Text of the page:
This morning, my family and I walked over the Manhattan bridge to the Lower East Side, to write two names on the sidewalk in chalk: Joseph Wilson and Fannie Lansner. Both twenty-two when they died, both workers at the Triangle Shirtwaist factory, both Russian Immigrants, both living in the same low-rent neighbourhood near the foot of The Bowery. Both killed in a fire 110 years ago today.
The address where Joseph Wilson lived — 84 Christie — is now a park, so we wrote his name beside the playground. It’s a place where lots of people gather, so I think lots of people will read what we wrote. Wilson was a foreman at the Triangle Factory; he actually escaped the fire but returned to retrieve a locket that his fiancee had given him. She would later identify his body because of the locket.
Joseph & Fannie were neighbours. She lived at 78 Forsyth. When we walked across the park to write Fannie’s name, we saw that it had already been done! Pilot wanted to add a ❤️ around the name, so he did. Fannie Lansner’s story is well known. She was a foreman as well, but she didn’t escape. She guided many of her workers– mostly young girls– to safety via the only small elevator in the building, but died in her efforts. She was a hero.
Today we were part of a small group of volunteers who wrote the names of each of the 146 victims of the Triangle Shirtwaist Factory fire in front of the places where they lived. Some people wrote names on their own blocks, some in front of their own houses. Ruth Sergel, who organizes this memorial every year, calls it ”a demonstration of the power of collective action.”
I’ve thought a lot over the last decade about names and remembrance. In 2009, I wrote a pair of algorithms to place the nearly 3,000 names on the 9/11 memorial, based on the real-life connections between the people who died.
That work started with a hard drive, delivered to my basement apartment with a password-encrypted Microsoft Exchange database. It was not, in any real sense, big data. Two tables, one some three thousand rows long and the other just under half that. On the first day, at random, I copy-pasted one of the names into Google. I’m not sure which name I picked; but I read about their life. About their work and their families and their softball team and the joke they’d always tell at the holiday party. It was something I’d do hundreds of times over the following months. In the day, with the frequency of a cigarette break, I’d Google the names. Joyce Carpeneto. Benjamin Clark.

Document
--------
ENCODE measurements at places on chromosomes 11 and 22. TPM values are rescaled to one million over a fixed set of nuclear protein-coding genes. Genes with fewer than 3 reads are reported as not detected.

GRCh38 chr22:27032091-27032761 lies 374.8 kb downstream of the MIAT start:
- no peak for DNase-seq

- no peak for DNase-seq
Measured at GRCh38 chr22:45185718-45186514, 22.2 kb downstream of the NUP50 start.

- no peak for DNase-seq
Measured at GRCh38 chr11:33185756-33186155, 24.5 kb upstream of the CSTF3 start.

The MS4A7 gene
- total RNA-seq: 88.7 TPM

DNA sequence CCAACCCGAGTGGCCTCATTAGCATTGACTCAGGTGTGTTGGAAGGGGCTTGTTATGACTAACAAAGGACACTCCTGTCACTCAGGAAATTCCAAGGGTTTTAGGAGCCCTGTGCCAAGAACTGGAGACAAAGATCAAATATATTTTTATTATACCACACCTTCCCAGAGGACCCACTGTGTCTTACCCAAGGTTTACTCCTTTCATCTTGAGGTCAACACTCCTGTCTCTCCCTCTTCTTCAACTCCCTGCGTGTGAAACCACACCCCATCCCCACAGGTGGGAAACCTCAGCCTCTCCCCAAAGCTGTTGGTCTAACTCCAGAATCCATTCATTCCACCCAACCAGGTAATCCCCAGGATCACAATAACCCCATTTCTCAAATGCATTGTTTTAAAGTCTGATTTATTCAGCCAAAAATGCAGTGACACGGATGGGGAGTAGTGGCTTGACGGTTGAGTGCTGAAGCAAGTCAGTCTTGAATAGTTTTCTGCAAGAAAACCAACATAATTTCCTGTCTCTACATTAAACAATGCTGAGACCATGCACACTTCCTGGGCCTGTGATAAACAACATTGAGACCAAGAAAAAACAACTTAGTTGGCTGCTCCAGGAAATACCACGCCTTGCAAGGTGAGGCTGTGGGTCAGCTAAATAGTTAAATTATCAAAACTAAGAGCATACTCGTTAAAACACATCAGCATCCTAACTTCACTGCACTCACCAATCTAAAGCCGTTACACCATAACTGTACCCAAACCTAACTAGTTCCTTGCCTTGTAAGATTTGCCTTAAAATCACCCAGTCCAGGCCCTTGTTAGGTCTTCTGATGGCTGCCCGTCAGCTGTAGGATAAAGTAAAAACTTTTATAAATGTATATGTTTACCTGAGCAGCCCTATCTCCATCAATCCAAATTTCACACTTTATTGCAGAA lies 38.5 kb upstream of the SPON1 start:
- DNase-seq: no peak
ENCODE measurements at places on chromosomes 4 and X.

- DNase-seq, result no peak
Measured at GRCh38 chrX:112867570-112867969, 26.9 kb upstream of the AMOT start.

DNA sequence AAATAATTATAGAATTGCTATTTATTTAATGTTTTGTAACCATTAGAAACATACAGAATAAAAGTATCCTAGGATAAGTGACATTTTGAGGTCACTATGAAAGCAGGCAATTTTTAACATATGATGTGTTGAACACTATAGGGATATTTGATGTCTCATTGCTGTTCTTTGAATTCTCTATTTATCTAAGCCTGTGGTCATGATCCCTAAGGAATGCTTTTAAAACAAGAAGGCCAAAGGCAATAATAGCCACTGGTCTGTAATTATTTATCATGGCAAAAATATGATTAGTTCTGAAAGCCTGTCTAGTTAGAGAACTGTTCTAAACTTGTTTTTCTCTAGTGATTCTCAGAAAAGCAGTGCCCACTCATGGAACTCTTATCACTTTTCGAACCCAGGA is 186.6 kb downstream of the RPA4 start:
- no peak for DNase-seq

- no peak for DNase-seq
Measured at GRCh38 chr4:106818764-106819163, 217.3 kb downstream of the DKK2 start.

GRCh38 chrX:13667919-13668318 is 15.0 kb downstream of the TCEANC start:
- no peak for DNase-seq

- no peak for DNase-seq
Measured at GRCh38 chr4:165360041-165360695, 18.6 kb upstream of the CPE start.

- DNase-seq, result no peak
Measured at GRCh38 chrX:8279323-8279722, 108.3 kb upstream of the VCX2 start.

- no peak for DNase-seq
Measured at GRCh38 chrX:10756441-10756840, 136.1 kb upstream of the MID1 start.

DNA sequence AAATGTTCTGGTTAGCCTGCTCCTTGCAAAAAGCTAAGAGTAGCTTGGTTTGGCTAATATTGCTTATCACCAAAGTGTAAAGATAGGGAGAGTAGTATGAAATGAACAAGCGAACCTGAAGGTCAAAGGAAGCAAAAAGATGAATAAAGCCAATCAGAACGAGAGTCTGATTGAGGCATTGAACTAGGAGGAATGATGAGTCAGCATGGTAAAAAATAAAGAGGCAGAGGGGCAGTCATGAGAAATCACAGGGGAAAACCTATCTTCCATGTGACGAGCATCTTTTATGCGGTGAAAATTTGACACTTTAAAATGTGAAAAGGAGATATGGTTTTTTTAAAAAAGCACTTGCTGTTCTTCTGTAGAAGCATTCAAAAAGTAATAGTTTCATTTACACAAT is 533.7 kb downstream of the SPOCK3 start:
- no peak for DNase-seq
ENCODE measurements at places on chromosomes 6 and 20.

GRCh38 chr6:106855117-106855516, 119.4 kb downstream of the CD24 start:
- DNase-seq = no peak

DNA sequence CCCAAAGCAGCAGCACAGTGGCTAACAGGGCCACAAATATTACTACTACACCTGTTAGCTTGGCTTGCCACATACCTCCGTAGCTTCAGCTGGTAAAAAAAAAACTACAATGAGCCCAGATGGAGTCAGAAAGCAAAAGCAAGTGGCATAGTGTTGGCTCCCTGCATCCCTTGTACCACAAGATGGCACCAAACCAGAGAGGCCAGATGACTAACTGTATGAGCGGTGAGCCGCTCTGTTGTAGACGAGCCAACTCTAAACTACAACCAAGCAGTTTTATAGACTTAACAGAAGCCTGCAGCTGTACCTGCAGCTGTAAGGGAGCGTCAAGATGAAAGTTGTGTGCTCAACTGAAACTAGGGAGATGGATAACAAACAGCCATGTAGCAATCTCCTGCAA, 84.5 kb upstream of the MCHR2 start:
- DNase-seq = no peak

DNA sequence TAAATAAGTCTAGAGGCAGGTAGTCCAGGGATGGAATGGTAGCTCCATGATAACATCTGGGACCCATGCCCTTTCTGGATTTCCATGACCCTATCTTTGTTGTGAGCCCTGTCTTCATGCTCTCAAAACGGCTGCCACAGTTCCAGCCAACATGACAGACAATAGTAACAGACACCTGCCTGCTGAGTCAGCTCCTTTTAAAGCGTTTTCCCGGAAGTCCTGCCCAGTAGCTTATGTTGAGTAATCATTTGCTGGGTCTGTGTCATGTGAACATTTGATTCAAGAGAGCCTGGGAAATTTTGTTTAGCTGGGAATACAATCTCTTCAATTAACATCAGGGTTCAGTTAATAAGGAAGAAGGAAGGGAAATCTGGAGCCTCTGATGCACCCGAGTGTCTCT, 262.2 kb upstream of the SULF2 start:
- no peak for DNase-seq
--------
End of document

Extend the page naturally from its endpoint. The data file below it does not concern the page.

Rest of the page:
The Googling was a bulwark against the impersonal code I was writing, against the graphical abstractions that I’d use in the place of the names as I worked. William Macko. Nurul H. Miah. Eventually the names became entrenched in my mind, and by the time I was working on the layout tool that the architects would use I felt close to so many of them, knew so many of their stories. Matthew Sellitto. Daniel and Joseph Shea. Mohammed Shajahan. Dianne T. Signer and her unborn child.
The first time I visited the memorial, shortly before it opened, I walked along one edge of the South pool, tracing out the names with my fingers. There they all were again. Anthony Perez, Sandra Campbell, Kaaria Mbaya, Hashmukh Parmar, Yudhvir Jain. It was too much. I excused myself from our tour and leant against the construction scaffolding, tears in my eyes. The second time I didn’t get close enough to read the names. I stood under a tree, far enough away that I couldn’t make out any detail.
As of today 545,305 people in this country have died from COVID-19. If the names were on the same bronze parapets as the 9/11 memorial, they’d stretch for forty-nine miles, very nearly twice around the perimeter of Manhattan.
How do we begin to conceive of a memorial that fits to this terrible, unrelenting figure? Who will bear the burden of this work? We can find some answers, I think, by looking at projects like Chalk: street-level remembrances created by artists and rooted in communities.
Since 2009, German artist Gunter Demnig has laid 70,000 four inch metal cubes into the streets of cities and towns across Europe and Russia. The stones, called “Stolpersteine” or “stumbling stones” each carry the name of a jewish person who was murdered in the holocaust. Kaszás Andor. Edith Klein. Max Eichholz. Demnig describes the stones as “vivid and personal.” They are also intimate, a way to spend time with only one name, a single star in a constellation of enormous loss.
The Chalk project and the Stolpersteine resonate, across an ocean. They both exist in the real world, not in a rarified place designated for remembrance. They both frame mourning not only as a passive thing, but as a hands-and-knees labour that stretches across centuries.
Writing Joseph Wilson’s name on sidewalk this morning, I thought about how the Chalk project’s specific power comes not through permanence but persistence. “Footsteps and rain will erase the memorial,” Sergel writes, “but in the following year others will return.”
That number will keep growing for the rest of my life and yours. There won’t be a clear place to erect a memorial nor a day to perform a ceremony. The loss we’ve experienced has ranged too far, run too long. But remembering is necessary work.
As we walked away from our chalk memorials, I asked my son how it’d made him feel to write and draw and think of Joseph and Fannie. He thought about it for a moment.
“It makes me feel love.”
You can read more about my work on the 9/11 memorial in my book Living in Data, which will be published on May 4th by MCDxFSG.